What he stated has some merit but the part you bolded as being correct doesn't. Morality is arbitrary so one can accurately say that war may be morality "type-x superseding morality "type y." But even that doesn't hold in all cases. "It is our duty to eradicate those who may do us harm" can be part of a moral code. So can "every adult has the responsibility to pursue and engage in warfare." So the idea the "war is the suppression of morality- period" is false. Star Trek did an excellent job of illustrating different conceptions of morality
If you have read my original post, you remember that I advocated the position that our empathic and compassionate traits are not just result of social conditioning; they have an unconditional - I might even say primordal - nature. Most of the times this basic core is supressed by, warped by, or even completely confused with the arbitrary set of rules of this or that particular society. Such rule-sets may be completely different, and may include approval (sometimes even glorification) of warfare, torture, opression, discrimination - of everything definitely non-compassionate and non-emphatic.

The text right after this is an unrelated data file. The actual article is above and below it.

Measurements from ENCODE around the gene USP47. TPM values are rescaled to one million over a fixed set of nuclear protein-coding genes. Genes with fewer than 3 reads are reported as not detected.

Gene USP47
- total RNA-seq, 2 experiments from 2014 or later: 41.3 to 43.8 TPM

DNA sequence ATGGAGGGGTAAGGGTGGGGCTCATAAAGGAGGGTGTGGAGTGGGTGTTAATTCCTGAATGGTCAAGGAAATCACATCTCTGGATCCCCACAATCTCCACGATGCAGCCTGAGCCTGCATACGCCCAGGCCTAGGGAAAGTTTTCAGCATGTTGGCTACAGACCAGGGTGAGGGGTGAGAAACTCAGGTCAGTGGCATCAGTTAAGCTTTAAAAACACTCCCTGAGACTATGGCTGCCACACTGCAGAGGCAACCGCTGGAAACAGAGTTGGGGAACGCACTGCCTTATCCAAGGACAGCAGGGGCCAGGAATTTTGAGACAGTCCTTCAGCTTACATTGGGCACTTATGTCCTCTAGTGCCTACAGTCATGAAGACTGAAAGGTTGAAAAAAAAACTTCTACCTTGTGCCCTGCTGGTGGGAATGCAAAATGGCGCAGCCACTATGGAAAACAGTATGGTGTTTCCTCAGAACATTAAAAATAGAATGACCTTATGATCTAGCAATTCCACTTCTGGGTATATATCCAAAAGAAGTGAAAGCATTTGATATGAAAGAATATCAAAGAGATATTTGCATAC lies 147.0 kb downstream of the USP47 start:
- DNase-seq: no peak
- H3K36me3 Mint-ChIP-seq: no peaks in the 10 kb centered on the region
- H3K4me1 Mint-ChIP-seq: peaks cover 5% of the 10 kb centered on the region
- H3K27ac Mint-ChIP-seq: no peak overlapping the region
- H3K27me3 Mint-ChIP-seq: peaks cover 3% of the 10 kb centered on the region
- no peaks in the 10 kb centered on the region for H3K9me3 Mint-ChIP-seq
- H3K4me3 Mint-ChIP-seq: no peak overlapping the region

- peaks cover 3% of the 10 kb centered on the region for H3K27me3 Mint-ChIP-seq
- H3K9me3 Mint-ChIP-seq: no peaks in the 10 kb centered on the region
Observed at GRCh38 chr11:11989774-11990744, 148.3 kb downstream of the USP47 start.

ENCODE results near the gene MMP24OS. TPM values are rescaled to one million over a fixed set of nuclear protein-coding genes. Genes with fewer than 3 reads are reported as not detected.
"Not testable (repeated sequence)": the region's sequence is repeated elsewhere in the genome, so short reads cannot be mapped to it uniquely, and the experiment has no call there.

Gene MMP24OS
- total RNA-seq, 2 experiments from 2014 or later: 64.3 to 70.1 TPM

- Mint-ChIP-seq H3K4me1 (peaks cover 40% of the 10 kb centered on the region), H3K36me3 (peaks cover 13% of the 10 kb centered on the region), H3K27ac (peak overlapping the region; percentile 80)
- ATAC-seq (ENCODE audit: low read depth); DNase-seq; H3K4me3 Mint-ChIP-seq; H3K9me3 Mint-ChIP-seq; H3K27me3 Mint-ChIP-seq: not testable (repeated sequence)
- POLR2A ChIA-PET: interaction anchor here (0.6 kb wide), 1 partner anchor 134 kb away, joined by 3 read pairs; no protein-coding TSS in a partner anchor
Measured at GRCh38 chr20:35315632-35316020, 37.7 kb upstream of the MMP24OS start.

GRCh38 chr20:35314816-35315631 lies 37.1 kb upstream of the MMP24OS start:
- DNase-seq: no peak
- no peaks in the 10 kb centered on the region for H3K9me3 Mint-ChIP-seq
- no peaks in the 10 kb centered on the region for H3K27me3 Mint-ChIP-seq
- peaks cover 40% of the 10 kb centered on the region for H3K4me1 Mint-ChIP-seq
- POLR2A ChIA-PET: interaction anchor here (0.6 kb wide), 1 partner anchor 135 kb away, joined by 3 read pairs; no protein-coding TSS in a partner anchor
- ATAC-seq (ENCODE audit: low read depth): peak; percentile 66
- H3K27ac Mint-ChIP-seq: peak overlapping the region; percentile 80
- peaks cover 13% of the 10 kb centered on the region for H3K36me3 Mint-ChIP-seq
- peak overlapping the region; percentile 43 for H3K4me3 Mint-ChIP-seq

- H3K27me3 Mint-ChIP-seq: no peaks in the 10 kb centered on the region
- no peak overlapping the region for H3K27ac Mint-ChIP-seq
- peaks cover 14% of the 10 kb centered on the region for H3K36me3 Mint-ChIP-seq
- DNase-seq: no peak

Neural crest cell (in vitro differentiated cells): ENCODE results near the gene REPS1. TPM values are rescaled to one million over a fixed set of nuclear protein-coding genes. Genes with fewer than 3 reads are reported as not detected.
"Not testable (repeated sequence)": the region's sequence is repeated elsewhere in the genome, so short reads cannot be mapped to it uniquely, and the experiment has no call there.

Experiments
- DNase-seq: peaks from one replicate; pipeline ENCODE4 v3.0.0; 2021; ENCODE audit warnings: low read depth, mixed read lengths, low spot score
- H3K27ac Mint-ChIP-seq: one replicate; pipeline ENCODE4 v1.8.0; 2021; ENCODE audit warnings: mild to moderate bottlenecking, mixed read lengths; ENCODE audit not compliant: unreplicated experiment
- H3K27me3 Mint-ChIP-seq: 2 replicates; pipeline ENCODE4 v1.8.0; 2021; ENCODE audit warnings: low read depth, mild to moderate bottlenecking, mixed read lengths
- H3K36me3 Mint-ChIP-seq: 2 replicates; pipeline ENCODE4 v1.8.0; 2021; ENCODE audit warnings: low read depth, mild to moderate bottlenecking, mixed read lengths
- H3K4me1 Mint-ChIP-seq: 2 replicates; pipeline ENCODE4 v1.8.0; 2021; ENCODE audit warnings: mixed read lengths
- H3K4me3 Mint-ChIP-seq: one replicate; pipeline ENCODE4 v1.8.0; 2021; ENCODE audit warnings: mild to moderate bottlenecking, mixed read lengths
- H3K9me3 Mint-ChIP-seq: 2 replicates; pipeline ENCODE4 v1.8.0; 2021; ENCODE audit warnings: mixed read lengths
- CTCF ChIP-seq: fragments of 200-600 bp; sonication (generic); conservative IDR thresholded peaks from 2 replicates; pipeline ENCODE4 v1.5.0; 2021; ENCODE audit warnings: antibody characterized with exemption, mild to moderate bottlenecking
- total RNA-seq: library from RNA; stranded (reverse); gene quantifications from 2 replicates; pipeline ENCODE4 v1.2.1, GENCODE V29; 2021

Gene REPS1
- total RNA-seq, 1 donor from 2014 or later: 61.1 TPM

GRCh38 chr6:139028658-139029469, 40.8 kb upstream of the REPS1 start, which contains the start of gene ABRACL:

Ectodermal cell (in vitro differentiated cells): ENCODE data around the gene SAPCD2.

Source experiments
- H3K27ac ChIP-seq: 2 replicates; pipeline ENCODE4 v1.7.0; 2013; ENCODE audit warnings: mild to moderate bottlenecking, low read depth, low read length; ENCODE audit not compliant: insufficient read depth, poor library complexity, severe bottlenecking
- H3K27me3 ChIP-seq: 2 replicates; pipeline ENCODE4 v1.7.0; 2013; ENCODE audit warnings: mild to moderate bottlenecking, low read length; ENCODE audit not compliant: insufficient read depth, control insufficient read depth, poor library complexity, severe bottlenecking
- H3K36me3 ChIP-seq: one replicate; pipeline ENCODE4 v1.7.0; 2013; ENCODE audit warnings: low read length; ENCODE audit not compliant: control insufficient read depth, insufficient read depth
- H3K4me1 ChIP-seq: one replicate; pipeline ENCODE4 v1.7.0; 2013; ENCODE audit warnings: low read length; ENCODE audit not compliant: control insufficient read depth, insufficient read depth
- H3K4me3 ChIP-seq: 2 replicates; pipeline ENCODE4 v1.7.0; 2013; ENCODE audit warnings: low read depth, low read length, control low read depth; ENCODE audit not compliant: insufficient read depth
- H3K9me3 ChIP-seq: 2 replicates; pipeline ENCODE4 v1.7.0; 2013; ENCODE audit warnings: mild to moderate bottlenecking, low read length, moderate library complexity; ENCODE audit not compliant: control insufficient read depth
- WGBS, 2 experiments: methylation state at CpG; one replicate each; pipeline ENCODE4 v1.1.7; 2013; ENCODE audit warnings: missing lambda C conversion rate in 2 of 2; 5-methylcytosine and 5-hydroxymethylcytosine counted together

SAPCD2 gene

Whether I'm right or wrong this "primordal compassion" notion, is a debatable issue, of course. But the diversified and mutually contradictory nature of the many moral codes we have is not a decisive argument against it - my own view started with the acceptance of multiplity of "moralities". But, as NDE and STE after-effects show, people who lived through them tend to become more emphatic and less obedient regardless of their original moral position.